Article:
Let’s say your environment changes (like getting closed in your home because of the Covid lockdown). Plenty of cues are eliminated from your environment – you no longer commute, or you can’t attend your meetings and activities. If your habit was anchored to such a cue, it literally disappears. There is nothing in your life to launch it. You must pick a new trigger and build the habit from scratch. Well, not entirely, but it will feel like it for a few weeks.
What’s the solution here?
When you lose your routine and you need to go back to it, celebrate your small daily successes with your habit. BJ Fogg invented this method for his Tiny Habits framework and he explained it best:
Go to the Celebrate Success section, read it carefully and implement. You will give yourself a dose of excitement for getting back to your habit.
It’s Not a Sin to Change the Routine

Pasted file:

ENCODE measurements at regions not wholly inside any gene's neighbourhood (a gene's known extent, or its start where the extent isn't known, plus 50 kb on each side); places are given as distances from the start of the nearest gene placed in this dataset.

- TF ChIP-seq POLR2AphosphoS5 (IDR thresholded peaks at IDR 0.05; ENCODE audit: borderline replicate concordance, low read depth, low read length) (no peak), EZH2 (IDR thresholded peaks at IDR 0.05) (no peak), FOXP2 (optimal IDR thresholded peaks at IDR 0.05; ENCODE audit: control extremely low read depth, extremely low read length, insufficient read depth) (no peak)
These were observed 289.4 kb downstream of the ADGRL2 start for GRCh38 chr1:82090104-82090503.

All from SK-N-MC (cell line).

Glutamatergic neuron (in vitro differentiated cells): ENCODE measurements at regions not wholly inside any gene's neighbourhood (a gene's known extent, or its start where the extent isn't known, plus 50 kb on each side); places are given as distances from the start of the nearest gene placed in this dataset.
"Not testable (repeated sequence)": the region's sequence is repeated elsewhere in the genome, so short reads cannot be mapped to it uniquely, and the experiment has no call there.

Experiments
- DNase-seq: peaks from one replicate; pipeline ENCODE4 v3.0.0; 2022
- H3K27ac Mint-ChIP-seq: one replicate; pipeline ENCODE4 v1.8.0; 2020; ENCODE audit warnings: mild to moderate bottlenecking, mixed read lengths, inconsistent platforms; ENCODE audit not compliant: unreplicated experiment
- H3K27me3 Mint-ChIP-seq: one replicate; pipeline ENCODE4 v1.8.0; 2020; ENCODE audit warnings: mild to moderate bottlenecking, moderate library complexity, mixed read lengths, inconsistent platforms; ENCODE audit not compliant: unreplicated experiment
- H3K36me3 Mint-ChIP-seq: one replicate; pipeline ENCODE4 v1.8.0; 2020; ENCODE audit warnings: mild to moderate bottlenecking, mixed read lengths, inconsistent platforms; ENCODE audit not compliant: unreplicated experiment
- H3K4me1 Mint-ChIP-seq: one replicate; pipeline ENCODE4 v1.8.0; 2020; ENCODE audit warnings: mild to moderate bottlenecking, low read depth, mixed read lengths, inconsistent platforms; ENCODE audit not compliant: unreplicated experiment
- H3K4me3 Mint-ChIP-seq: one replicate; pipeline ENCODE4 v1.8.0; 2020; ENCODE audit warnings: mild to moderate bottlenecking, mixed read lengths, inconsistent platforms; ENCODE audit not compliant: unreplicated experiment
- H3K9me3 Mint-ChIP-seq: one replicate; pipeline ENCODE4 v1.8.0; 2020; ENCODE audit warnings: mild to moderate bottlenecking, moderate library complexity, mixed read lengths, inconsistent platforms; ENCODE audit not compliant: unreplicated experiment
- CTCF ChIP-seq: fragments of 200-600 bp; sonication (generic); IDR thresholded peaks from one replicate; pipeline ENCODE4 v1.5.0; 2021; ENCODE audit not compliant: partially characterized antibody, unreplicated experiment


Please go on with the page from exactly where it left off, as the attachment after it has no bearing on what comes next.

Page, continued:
Our habits are powerful tools, but just tools. If necessary, we can leave them behind or modify them. A tool serves a specific purpose. If there is a better way to achieve this purpose or if circumstances prevent you from continuing the routine – stop it, or change it!
I had been doing a single series of consecutive pushups for a couple of years. Every morning, I did a series to the limit of my strength, and usually- beyond this limit.
However, when I reached about 115 pushups, I realized it took too much of my time. And I switched the routine. I started doing harder variations of pushups – legs-elevated, diamond, wide, and one-arm pushups. Later, I introduced even more variation into my morning workout by doing chin-ups or dips instead of pushups.
Over two years ago, I injured my shoulders. I couldn’t do pushups anymore; not with such intensity.
I changed my routine once again. I started doing squats, sit-ups, burpees, and lunges. I couldn’t achieve the level of intensity I wanted with most of them, so instead of exercising to my limit, I set the time limit. I do those exercises for 2-3 minutes, as fast as possible.
My routine transformed quite a bit throughout the years, but the overall goal remained the same: I exercise early in the morning to maintain my health and energy levels.